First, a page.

“But Fadi, is there anywhere safe to go?”
“In fact, no”.
This is what the BBC journalist asked Fadi Abu Shammalah, an Outreach Associate of Just Vision, after an Israeli strike hit very close to Fadi’s home in Gaza, interrupting their interview.
Fadi’s response, as he tries to calm down his children, is a painful summary of what options people in Gaza have when Israeli bombings begin, captured on live radio.
As I write this, Israeli attacks have already killed 140 Palestinians, including 39 children. A strike was reported in a refugee camp, killing eight children.
Residential buildings are being bombed, press offices, and commercial objects.
The horrors of bombings the results of which are indiscriminate, no matter how the Israeli state officials might describe them, are being captured all over social media.
If this is self-defence of any country, you should question it.
If this is self-defence of an occupying power responding to rockets from a territory it is holding under siege for 14 years, you should also question it.
If this is self-defence of an occupying power responding to rockets from a territory it is holding under siege for 14 years, after raids of Al Aqsa, expulsions of Palestinians from their homes (historically: again), and brutal suppressions of protestors all around historic Palestine, you should most definitely question it.
Let me correct myself: you should condemn it.
This is where you might ask:
But doesn’t Israel have its right to feel safe?
Of course. But let me go deeper: why might it not feel safe?
A hint: when you’re occupying and denying human rights to several million people, they will be resisting.
This is NOT a chicken-or-egg dilemma for you. The direction is very clear here. I have even chosen to talk about that direction in the very first episode of my podcast series on Palestine.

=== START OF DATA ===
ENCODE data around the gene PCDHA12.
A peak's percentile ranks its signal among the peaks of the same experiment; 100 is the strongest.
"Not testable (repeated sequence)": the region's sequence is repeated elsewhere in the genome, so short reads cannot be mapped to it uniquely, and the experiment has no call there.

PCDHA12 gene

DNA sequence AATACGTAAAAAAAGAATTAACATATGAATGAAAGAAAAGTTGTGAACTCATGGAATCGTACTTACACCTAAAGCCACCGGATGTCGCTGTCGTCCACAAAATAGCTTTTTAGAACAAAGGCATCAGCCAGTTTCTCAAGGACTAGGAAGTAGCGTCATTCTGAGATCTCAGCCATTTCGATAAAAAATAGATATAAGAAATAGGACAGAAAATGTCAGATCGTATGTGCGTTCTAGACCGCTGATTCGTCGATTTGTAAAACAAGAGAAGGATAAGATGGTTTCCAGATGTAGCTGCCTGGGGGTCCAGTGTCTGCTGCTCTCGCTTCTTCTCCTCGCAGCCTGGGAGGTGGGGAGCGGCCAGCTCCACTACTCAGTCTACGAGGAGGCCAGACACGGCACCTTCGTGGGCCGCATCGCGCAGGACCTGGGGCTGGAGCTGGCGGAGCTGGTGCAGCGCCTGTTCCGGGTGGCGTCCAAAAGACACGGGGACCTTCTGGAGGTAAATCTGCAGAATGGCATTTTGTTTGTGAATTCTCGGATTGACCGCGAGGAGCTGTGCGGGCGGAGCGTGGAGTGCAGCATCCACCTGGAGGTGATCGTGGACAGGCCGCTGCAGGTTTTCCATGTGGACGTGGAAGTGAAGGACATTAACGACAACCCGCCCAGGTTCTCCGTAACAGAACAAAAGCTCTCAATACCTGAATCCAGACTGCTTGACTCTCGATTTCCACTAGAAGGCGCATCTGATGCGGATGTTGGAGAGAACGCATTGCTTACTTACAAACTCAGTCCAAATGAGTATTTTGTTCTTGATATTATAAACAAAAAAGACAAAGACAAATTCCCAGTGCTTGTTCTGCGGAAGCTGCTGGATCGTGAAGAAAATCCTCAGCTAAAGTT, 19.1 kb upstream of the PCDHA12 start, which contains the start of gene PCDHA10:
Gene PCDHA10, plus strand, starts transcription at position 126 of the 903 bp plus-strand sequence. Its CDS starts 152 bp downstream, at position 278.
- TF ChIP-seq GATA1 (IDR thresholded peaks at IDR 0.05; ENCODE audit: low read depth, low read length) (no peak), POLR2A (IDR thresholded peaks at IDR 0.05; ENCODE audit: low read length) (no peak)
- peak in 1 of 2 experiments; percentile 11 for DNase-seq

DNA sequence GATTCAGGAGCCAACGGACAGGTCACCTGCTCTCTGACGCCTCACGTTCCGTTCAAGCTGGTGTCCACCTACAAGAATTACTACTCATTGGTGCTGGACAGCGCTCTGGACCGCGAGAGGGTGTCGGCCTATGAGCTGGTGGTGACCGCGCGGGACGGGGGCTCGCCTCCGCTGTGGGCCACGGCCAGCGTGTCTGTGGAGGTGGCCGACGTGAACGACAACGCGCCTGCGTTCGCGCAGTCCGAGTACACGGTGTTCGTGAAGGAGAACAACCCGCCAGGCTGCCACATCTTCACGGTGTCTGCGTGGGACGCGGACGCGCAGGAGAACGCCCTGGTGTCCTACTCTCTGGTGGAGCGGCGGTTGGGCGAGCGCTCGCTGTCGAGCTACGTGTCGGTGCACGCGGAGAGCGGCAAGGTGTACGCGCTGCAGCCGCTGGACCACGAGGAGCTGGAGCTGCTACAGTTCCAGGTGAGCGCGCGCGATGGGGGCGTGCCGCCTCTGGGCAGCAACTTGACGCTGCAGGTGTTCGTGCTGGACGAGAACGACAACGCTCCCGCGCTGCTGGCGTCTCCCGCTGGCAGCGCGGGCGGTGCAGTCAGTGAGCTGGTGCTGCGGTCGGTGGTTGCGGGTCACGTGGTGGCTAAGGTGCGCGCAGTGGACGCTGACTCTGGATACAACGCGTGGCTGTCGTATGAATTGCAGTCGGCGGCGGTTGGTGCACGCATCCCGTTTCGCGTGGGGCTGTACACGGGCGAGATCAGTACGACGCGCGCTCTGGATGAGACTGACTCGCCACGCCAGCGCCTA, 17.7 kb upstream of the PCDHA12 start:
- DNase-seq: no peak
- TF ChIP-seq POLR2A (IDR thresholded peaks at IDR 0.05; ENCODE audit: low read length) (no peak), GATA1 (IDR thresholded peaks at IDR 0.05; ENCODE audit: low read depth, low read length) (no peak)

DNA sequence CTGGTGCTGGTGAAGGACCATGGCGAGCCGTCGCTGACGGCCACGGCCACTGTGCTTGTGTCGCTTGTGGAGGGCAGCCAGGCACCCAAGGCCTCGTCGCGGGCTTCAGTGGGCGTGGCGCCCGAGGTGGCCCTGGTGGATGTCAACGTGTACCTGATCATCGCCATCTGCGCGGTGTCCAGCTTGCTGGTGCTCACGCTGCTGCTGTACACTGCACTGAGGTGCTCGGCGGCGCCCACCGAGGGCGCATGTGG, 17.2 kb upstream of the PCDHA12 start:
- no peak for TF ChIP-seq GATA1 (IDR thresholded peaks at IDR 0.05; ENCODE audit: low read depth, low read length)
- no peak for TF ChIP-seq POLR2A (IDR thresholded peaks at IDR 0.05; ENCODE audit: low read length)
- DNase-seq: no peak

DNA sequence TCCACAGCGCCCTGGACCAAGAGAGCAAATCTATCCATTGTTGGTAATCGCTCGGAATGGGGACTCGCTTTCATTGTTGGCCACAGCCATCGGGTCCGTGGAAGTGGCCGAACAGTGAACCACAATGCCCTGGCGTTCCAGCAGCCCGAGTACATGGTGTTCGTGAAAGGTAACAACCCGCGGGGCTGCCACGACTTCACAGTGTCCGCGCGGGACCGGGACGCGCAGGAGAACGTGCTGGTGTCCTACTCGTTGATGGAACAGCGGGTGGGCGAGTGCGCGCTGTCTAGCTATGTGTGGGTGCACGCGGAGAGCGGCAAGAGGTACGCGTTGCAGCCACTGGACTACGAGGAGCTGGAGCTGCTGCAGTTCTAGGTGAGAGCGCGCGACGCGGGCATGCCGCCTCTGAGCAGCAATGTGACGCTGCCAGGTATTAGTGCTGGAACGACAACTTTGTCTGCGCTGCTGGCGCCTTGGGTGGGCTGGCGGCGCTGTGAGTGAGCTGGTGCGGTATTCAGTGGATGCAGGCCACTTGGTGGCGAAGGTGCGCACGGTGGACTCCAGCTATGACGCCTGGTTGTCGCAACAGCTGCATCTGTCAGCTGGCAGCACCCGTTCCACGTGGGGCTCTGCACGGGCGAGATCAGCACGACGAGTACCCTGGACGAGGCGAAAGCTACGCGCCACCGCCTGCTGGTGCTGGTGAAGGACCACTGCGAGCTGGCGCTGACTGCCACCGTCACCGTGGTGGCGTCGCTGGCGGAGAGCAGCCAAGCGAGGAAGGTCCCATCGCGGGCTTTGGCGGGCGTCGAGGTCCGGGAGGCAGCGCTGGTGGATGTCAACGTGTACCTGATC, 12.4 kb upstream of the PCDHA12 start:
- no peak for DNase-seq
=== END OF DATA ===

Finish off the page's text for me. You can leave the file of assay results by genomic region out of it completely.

And it is NOT a conflict of “two equals”.
As Jeremy Scahill, an award-winning journalist, reminds us in his article,
The U.S. position is that Israel has the right to self-defense, but the Palestinian people do not.
Yet anyone who speaks of the horrors meted out against the overwhelmingly defenseless Palestinians is presented with a demand to denounce the firing of rockets by Hamas into Israel.
It is an effort to “both sides” what is an asymmetric campaign of terror waged by a nuclear power against a people who have no state, no army, no air force, no navy, and an almost nonexistent civilian infrastructure.
The last time Israel invaded Gaza, in 2014, it killed over 500 children.
Please read that again, slowly.
If you’re interested, you can find documented examples of International Humanitarian Law violations here.
If you had to guess, which one do you think followed:
Military officials and soldiers were prosecuted for this not great – for such a sophisticated army – level of military precision, or was what followed impunity?
I think you know the answer (but you can check it here).
It also answers the question why the International Criminal Court now being able to investigate Israel is such a big deal.
Meanwhile, Gaza is being bombed.
I’d like to encourage you all to raise your voice more loudly this time.
Subscribe to receive my articles directly to your inbox:
2 thoughts on “We Have to Talk, Write, Post, and March for Gaza”